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When I run the following code

pMin = {-3, -3};
pMax = {3, 3};
range = {pMin, pMax};
   {Graphics[Locator[p], PlotRange -> range]},
   {Graphics[Line[{{0, 0}, p}]]}
   }, Frame -> All
 {{p, {1, 1}}, Locator}

Mathematica graphics

I expect the Locator control to be within the bounds of the first Graph, but instead it can be moved around the whole GraphicsGrid region. Is there an error in my code?

I also tried

{{p, {1, 1}}, pMin, pMax, Locator}

instead of

{{p, {1, 1}}, Locator}

But it behaves completely wrong.


Thanks to everyone, this is my final solution:

 distr1 = BinormalDistribution[p1, {1, 1}, \[Rho]1];
 distr2 = BinormalDistribution[p2, {1, 1}, \[Rho]2];
   {Graphics[{Locator[p1], Locator[p2]}, 
     PlotRange -> {{-5, 5}, {-5, 5}}]},
   {Plot3D[{PDF[distr1, {x, y}], PDF[distr2, {x, y}]}, {x, -5, 5}, {y, -5, 5}, PlotRange -> All]}
 {{\[Rho]1, 0}, -0.9, 0.9}, {{\[Rho]2, 0}, -0.9, 0.9},
 {{p1, {1, 1}}, Locator},
 {{p2, {1, 1}}, Locator}

Mathematica graphics


Now the problem is that I cannot resize and rotate the lower 3d graph. Does anyone know how to fix that? I'm back to the solution with two Slider2D objects.

share|improve this question
Is there a reason you didn't just place the line inside a LocatorPane[]? That would have allowed you to make the locator sit precisely on the location where it has an effect, namely, the end of the line segment. –  David Carraher Mar 29 '11 at 3:54
@David Carraher It's only a small example. In my notebook a need two locators which will chose two pairs of x and y coordinates for the means of two Binormal distributions which will be shown on a 3d graph. So these should be two separate graphs. –  Max Mar 29 '11 at 10:21
Please see my updated answer. –  Mr.Wizard Mar 29 '11 at 15:08

3 Answers 3

up vote 5 down vote accepted

I am not sure what you are trying to achieve. There are a number of problems I see, but I don't know what to address. Perhaps you just want a simple Slider2D construction?

DynamicModule[{p = {1, 1}}, 
 Column@{Slider2D[Dynamic[p], {{-3, -3}, {3, 3}}, 
    ImageSize -> {200, 200}], 
   Graphics[Line[{{0, 0}, Dynamic[p]}], 
    PlotRange -> {{-3, 3}, {-3, 3}}, ImageSize -> {200, 200}]}]

This is a reply to the updated question about 3D graphic rotation.

I believe that LocatorPane as suggested by David is a good way to approach this. I just put in a generic function since your example would not run on Mathematica 7.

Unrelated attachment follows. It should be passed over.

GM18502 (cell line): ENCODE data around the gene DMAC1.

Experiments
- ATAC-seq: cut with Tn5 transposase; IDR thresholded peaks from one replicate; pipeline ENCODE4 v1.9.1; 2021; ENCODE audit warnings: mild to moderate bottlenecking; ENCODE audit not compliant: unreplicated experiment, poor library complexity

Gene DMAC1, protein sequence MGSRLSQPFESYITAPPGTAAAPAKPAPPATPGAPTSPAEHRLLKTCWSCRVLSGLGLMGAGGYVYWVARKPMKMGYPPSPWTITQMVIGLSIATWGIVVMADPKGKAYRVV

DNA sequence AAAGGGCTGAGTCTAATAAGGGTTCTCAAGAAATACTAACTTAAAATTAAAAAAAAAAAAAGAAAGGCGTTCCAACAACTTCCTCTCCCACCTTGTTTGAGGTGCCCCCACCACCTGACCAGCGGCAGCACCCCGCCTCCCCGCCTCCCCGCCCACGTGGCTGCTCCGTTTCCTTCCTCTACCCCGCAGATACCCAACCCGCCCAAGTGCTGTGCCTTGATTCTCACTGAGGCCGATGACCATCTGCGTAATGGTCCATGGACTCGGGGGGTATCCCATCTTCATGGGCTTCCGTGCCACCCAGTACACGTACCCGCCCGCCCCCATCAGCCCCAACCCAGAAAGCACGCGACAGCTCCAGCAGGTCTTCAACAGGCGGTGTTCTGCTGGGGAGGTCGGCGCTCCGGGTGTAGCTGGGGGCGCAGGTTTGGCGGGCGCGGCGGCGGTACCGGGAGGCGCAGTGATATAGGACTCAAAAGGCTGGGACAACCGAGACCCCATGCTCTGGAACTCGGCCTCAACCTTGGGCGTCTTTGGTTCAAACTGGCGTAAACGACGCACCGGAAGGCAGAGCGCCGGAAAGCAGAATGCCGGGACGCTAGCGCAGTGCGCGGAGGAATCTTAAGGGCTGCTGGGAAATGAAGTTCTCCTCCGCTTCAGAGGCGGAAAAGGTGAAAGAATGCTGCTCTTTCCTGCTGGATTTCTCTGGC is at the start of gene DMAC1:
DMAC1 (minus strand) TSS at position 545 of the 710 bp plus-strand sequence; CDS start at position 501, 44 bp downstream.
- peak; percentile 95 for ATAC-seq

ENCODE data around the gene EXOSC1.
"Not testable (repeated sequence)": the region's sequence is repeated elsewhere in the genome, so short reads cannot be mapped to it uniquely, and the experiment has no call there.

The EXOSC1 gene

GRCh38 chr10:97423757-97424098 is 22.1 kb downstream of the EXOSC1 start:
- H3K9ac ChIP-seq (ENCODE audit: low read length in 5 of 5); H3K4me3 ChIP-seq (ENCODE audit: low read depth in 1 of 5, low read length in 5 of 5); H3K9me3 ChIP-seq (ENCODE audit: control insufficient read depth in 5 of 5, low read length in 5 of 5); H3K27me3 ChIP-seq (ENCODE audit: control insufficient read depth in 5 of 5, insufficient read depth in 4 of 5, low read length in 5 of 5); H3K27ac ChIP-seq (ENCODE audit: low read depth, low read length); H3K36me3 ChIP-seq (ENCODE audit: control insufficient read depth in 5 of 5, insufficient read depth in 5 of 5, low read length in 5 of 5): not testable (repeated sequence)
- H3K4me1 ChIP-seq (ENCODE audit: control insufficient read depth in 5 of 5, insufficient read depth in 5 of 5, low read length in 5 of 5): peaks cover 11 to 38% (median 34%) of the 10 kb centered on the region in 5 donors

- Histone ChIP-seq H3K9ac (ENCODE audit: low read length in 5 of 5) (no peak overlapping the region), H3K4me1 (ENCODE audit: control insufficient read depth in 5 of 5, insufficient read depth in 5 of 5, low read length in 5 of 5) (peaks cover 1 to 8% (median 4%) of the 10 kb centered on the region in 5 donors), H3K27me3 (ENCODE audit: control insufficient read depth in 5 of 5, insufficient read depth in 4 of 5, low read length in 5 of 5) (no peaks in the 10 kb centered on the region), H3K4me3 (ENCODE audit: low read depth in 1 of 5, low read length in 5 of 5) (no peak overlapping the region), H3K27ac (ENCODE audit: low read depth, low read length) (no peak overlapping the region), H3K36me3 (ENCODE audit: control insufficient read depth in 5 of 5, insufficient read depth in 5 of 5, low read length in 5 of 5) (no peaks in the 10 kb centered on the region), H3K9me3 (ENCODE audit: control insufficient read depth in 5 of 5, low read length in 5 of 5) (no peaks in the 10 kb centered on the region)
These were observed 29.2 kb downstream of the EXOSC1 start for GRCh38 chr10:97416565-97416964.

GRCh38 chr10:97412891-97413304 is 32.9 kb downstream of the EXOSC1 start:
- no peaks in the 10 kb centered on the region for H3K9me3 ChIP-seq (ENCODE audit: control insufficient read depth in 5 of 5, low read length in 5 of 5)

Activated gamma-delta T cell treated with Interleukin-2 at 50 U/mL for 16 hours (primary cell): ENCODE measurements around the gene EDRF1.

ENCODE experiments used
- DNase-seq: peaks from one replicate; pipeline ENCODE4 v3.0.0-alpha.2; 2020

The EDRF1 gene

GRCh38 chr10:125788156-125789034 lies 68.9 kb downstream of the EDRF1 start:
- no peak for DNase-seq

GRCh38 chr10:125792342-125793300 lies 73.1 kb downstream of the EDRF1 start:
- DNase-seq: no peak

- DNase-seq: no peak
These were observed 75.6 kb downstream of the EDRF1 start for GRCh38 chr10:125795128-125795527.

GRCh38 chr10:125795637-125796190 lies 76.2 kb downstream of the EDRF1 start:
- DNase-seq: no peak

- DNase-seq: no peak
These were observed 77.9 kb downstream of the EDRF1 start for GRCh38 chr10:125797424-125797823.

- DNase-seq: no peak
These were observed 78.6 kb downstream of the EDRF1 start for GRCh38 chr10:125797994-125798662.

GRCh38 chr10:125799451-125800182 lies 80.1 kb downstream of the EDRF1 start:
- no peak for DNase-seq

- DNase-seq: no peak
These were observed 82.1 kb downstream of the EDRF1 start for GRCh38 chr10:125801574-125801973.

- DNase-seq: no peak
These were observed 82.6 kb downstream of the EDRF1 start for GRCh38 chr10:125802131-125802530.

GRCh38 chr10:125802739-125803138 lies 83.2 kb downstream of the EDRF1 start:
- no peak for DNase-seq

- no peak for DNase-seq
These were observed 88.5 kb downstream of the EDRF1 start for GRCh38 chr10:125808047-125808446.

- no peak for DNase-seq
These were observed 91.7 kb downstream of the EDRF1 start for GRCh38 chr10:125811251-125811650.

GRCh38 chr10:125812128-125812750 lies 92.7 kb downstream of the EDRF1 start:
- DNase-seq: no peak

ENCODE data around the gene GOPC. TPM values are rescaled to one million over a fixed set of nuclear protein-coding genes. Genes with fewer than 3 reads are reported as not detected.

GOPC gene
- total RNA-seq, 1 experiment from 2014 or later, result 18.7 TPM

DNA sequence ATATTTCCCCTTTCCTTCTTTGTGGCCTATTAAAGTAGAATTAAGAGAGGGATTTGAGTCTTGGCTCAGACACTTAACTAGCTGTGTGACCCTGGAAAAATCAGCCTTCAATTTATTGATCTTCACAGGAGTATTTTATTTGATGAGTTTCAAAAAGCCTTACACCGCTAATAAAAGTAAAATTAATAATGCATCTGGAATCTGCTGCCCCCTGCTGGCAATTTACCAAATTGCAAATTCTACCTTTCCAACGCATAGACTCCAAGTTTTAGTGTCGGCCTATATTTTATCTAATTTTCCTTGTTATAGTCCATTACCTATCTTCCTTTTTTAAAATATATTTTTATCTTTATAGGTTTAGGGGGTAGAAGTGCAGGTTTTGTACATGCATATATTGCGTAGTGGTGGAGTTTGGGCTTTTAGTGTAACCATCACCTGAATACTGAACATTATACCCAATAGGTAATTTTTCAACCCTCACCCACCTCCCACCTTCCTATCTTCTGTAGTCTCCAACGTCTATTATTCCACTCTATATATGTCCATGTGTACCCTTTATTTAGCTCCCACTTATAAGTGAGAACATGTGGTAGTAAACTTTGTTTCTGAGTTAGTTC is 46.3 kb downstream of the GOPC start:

DynamicModule[{pt = {{-1, 3}, {1, 1}}},
     Framed@Graphics[{}, PlotRange -> {{-5, 5}, {-5, 5}}]],
    Plot3D[{x^2 pt[[1, 1]] + y^2 pt[[1, 2]],
           -x^2 pt[[2, 1]] - y^2 pt[[2, 1]]},
        {x, -5, 5}, {y, -5, 5}]
share|improve this answer
I did use two Slider2D objects, but I'd rather have two locators on the same graph. –  Max Mar 29 '11 at 10:30

If you examine the InputForm you'll find that GraphicsGrid returns a Graphics object. Thus, the Locator indeed moves throughout the whole image.

GraphicsGrid[{{Graphics[Circle[]]}, {Graphics[Disk[]]}}] // InputForm

If you just change the GraphicsGrid to a Grid, the locator will be restricted to the first part but the result still looks a bit odd. Your PlotRange specification is a bit strange; it doesn't seem to correspond to any format specified in the Documentation center. Perhaps you want something like the following.

   {Graphics[Locator[p], Axes -> True,
     PlotRange -> {{-3, 3}, {-3, 3}}]},
   {Graphics[Line[{{0, 0}, p}], Axes -> True,
     PlotRange -> {{-3, 3}, {-3, 3}}]}},
  Frame -> All],
 {{p, {1, 1}}, Locator}]
share|improve this answer
+1 for GraphicsGrid returns a Graphics object. –  belisarius Mar 29 '11 at 3:22
I up-voted this, but you don't need Locator in the first Graphics chunk; it is redundant. –  Mr.Wizard Mar 29 '11 at 3:58
Indeed, Max used some kind of rectangle specification (BL,TR) for range whereas mma uses an {xrange, yrange} specification –  Sjoerd C. de Vries Mar 29 '11 at 8:00
@Mr.Wizard, do you mean the one at Graphics[Locator[p],Axes-> True.... I think it is necessary, removing it creates an error for me. Seems to be necessary for the way manipulate evaluates things. Could you explain what you meant by that comment? –  dbjohn Apr 1 '11 at 21:03
@dbjohn Graphics[{}, PlotRange -> ... is adequate. Within Manipulate the line {{p, {1, 1}}, Locator} is already generating a locator; you do not need to do it twice. –  Mr.Wizard Apr 1 '11 at 21:47

LocatorPane[] does a nice job of confining the locator to a region.

This is a variation on the method used by Mr. Wizard.

Column[{ LocatorPane[Dynamic[pt3],
   Framed@Graphics[{}, ImageSize -> 150, PlotRange -> 3]],
   Framed@Graphics[{Line[{{-1, 0}, Dynamic@pt3}]}, ImageSize -> {150, 150}, 
     PlotRange -> 3]}]

locator confined

I would have assumed that you'd want the locator to share the space with the line it controls. In fact, to be "attached" to the line. This turns out to be even easier to implement.

Column[{LocatorPane[Dynamic[pt3],Framed@Graphics[{Line[{{-1, 0}, Dynamic@pt3}]},
 ImageSize -> 150, PlotRange -> 3]]}]

locator on the line

share|improve this answer
+1 Gosh! I tried to move your Locators in the images –  belisarius Mar 29 '11 at 4:26
Actually I wanted to have two graphs. One 2d to select a pair of x and y coordinates and the second one is 3d to show two binomial distributions with means that correspond to locator coordinates. But your solution works fine. Thanks. –  Max Mar 29 '11 at 10:27
@belisarius I do that sort of thing all the time. –  David Carraher Mar 29 '11 at 11:23

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